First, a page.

ICC Turnkey takes over JVNW Oct. 1
Just in time, ICC Turnkey stepped in to keep Canby's JVNW alive, albeit with a different business name.
The struggling company had some financial difficulties and its owner wanted to retire. ICC stepped in and on Oct. 1 the St. Louis-based company took over, changing the name to a hybrid, ICCNW.
Not one employee received a pink slip. In fact one of the reasons for ICC Turnkey's takeover had to do with JVNW's reputation as a manufacturer of customer-made stainless steel tanks and systems for brewing, wine, food and pharmaceuticals.
ICC Turnkey is an engineering firm that designs and builds various types of equipment. Similar to JVNW, it provides engineering and design build services, including automation, Smart 3-D design, greenfield construction and capacity expansion for process-driven businesses such as beer and cold-brewed coffee, distilleries, as well as petro chemical, pharmaceutical and fast moving consumer goods firms.
It specializes in design-build services of engineered and efficient facilities with the lowest total cost of ownership. Its engineering branch is a professional, multi-discipline engineering and project management firm. It also has a group based in Honolulu called ICC Hawaii Industrial Structures that provides customer engineered steel building design and construction for industrial, warehousing and aviation industries in the states.
It's taken on and will keep its newest group here in Canby. JVNW was founding in 1981. It continues its manufacture of stainless steel tanks for food processing, beverages, pharmaceutical, pure water and chemical industries. These tanks may hold everything from Coca Cola to wine and from beer to pharmaceuticals. They are designed from rolled steel and built and polished to a shiny inside surface using a variety of tools.
The equipment the new ICCNW produces covers everything JVNW made previously from tiny machine and lath parts for giant tanks to towering beer and Coke a Cola tanks. There also make the giant lids to cover these tanks as well as the pieces that allow carbon dioxide into beer tanks and out of distilleries. The finished products are shiny, spotless and perfectly clean and ready for their products.
These items all require skilled employees, artists, ICCNW CEO Alex Alexandrov calls them. It's important to him, because "we desperately are looking for skilled and qualified workmen. We make the things that people want and want the people that make them," Alexandrov said.
At the peak of JVNW's history, there were 120 skilled workers at the plant. That fell to 50 and is now up to 90, says Kyle Sawyer whose title now is president, he was the general manager at JVNW. However, to keep the company functioning at its best, they want to grow it even more. These are people who do a bit of art, he added, to build and weld the tanks, mixers and pipes. "It's a craft, and this industry needs craftsmen. Having craftsmen is very important."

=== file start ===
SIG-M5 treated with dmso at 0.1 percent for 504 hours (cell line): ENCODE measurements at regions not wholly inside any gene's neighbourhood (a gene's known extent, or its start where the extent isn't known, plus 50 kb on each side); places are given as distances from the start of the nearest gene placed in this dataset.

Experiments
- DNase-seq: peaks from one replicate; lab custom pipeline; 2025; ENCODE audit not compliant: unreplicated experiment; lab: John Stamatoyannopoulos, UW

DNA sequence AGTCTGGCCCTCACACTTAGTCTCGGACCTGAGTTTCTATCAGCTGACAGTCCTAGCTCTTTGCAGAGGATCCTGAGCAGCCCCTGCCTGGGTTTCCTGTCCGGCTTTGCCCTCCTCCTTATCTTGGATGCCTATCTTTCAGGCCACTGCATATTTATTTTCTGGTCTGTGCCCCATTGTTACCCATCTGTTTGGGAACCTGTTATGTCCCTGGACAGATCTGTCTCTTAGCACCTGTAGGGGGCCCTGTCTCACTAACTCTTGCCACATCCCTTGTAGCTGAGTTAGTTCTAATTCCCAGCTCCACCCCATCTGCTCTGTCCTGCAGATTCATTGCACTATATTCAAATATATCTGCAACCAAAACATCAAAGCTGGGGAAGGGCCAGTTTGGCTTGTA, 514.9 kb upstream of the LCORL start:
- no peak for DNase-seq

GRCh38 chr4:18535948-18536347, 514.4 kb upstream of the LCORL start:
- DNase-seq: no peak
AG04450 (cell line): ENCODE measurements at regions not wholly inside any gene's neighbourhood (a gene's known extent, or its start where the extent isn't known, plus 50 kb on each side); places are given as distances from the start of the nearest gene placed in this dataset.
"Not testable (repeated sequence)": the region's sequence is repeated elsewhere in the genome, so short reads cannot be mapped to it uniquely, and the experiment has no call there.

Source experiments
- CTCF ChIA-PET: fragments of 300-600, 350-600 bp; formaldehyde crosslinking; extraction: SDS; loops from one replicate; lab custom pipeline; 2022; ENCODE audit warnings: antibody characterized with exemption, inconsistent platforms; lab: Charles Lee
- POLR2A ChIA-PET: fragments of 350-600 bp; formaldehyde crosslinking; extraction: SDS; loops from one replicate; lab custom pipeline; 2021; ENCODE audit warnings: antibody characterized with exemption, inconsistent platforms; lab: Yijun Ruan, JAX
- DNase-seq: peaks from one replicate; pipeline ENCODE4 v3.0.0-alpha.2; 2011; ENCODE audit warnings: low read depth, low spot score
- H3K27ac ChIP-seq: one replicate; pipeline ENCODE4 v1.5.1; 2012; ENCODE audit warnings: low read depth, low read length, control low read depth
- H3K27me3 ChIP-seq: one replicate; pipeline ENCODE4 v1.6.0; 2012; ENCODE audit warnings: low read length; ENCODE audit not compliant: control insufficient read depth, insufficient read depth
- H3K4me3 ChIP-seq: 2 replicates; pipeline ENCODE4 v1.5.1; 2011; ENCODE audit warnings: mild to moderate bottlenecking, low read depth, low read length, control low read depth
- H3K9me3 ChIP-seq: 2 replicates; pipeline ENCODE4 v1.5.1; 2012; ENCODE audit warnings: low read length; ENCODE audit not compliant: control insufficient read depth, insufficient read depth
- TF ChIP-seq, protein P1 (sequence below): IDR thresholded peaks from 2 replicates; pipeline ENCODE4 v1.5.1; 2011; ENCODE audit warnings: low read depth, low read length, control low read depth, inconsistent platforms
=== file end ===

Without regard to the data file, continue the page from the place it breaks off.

"I'm proud of the people that work here, and I want to allow the community to prosper," Alexandrov said.
One of the things they are doing to increase employees is to improve their health insurance, says Alexandrov. ICCNW is moving to put better health care insurance into the company's benefit package. "We're already insured, but it's complex and daunting. We want to demystify health care in order for us to be a responsible, corporate citizen and bring good things to our community," he added.
That insurance will go to the entire staff, including receptionists and admins. But, he noted, it's especially important for the skilled staff; the welders, engineering staff, fabricators, procurement and purchasing and production and planning.
ICC has a long list of customers including breweries in the continental U.S, Hawaii, and here in Portland, Iowa, Texas, Denver and Kona on the Big Island of Hawaii.
The company has just joined Canby's Chamber of Commerce and wants to be a positive influence in the Canby area. "We want to do things locally for business and people to focus on and create a positive influence and value," Alexandrov said.
He and Sawyer noted they are a green company, recycling all unused scraps and pieces of the stainless steel even down to the trimmings. "We're proud we created sustainable breweries for craft brewing lines," Alexandrov said. For example, their work allows breweries to recycle and reuse water more efficiently.
Their technology also allows breweries to take nutrients from the waste water of beer and use these bio-reactors to produce methane gas to run their equipment. They also can allow breweries to capture every ounce of carbon dioxide that comes out and put it back into the beer enhancing the supplies.
"Our future is bright. The business climate is very good and this is rewarding work," said Alexandrov.
"And our backlog is phenomenal. We're building a factory in Long Beach, CA that will make cannabis cocktails. All kinds of cocktails like Old Fashions and others with no alcohol but flavored that way with cannabis infusions," said Sawyer. He also noted ICC is contracted to building a factory in Indiana that will make cold-brewed coffee and beer.